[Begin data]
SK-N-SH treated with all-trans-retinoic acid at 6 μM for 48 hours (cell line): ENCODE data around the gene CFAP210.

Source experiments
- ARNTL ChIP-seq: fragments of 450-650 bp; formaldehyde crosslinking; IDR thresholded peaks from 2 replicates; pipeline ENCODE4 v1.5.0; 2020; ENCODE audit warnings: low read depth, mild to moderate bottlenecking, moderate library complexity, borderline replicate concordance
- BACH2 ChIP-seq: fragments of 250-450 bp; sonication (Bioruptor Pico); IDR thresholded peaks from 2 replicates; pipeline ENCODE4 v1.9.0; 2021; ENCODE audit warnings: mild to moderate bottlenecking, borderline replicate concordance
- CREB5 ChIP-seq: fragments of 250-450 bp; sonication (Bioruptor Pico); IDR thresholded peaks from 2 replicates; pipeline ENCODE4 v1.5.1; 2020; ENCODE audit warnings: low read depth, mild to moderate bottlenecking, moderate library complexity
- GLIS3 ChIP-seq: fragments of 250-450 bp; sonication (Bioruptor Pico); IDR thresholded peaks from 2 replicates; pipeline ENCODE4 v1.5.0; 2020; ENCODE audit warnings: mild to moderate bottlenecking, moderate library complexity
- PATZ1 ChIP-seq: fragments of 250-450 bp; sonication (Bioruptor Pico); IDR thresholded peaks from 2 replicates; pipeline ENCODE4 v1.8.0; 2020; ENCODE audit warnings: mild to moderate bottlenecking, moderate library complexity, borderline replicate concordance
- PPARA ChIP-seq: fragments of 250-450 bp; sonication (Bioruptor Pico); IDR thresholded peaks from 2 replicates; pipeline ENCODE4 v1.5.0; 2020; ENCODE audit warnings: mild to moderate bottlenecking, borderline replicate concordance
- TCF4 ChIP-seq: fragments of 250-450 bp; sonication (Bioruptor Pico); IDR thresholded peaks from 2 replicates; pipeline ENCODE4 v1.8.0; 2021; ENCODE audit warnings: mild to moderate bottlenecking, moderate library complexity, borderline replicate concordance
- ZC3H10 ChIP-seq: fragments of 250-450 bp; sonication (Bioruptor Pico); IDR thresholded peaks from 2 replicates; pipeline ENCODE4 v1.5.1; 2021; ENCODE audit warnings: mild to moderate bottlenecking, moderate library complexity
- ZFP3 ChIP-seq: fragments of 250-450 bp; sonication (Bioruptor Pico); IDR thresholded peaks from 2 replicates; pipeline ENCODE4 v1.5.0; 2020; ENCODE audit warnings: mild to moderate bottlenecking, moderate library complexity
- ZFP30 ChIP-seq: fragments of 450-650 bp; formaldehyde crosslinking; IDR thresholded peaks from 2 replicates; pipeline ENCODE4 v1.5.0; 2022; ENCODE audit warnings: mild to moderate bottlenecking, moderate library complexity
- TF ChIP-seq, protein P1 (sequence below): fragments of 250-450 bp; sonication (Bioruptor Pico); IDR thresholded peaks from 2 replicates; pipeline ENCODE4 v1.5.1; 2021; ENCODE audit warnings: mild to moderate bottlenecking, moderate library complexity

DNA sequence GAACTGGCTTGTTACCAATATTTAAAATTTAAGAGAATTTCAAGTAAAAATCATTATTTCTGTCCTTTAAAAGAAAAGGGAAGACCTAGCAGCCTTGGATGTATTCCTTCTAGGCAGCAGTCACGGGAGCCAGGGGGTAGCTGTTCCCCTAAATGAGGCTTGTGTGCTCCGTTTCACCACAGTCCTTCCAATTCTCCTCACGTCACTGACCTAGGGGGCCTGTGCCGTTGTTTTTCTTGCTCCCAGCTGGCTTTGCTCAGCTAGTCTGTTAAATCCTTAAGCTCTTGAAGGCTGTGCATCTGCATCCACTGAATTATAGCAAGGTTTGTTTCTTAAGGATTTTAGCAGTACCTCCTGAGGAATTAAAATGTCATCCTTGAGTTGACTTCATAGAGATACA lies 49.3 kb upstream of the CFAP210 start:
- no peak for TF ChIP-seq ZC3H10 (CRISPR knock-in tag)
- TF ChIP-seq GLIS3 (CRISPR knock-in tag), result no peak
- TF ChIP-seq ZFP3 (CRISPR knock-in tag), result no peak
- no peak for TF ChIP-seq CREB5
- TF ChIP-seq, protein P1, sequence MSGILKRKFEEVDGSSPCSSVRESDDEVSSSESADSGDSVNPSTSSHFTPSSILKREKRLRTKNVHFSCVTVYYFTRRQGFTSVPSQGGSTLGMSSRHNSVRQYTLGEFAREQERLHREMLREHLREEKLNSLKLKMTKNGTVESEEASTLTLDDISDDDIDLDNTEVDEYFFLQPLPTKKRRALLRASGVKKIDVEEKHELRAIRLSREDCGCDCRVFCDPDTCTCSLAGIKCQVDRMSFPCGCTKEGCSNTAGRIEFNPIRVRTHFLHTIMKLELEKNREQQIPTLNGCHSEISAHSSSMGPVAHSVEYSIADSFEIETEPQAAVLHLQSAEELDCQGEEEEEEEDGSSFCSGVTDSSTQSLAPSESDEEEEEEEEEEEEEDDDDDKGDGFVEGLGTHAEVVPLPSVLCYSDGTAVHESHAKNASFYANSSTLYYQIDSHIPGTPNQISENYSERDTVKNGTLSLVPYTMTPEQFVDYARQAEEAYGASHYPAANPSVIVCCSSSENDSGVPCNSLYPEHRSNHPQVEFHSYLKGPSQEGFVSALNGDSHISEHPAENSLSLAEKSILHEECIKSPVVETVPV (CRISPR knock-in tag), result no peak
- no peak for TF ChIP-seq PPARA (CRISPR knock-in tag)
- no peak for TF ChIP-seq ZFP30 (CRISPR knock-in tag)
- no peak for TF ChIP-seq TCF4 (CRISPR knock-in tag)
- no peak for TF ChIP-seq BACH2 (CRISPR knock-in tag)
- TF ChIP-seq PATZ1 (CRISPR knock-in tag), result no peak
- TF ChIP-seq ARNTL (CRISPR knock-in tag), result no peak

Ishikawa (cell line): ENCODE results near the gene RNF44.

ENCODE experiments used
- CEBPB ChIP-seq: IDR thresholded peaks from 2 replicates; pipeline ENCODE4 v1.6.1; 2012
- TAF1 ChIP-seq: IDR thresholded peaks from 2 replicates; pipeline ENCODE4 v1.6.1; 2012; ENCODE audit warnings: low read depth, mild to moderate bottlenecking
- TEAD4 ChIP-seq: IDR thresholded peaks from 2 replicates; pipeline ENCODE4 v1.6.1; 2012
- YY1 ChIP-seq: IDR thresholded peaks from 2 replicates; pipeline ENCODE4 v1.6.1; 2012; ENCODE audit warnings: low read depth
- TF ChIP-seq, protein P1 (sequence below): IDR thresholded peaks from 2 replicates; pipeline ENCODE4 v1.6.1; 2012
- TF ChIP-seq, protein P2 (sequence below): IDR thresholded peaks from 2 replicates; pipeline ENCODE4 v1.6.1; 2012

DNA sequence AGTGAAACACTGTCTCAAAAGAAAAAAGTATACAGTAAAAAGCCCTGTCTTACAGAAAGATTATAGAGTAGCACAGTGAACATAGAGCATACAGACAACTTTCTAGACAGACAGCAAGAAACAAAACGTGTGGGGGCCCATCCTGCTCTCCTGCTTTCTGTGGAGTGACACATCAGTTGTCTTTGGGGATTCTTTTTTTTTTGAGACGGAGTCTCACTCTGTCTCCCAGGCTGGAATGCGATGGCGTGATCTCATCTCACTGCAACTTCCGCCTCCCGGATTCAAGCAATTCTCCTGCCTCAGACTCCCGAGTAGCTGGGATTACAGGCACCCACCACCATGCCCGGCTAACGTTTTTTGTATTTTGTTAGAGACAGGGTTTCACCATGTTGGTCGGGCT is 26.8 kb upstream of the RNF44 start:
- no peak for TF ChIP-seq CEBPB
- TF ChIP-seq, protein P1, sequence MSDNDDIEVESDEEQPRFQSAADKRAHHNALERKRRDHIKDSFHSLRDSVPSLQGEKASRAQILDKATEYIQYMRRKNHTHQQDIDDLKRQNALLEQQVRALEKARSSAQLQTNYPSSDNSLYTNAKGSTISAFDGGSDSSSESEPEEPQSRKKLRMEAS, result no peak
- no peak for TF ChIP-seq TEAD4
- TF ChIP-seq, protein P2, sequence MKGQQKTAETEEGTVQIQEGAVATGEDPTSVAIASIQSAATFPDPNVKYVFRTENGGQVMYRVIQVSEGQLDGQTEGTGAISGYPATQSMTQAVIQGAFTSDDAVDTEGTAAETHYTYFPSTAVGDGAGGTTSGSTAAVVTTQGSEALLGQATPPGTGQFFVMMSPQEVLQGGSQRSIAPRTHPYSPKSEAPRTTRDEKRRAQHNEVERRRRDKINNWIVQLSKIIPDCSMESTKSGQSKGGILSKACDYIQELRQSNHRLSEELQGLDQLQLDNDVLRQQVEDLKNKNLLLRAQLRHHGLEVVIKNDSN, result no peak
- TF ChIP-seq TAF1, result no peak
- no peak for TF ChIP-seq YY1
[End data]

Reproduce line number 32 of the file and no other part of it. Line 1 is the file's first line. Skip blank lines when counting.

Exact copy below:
- TF ChIP-seq, protein P1 (sequence below): IDR thresholded peaks from 2 replicates; pipeline ENCODE4 v1.6.1; 2012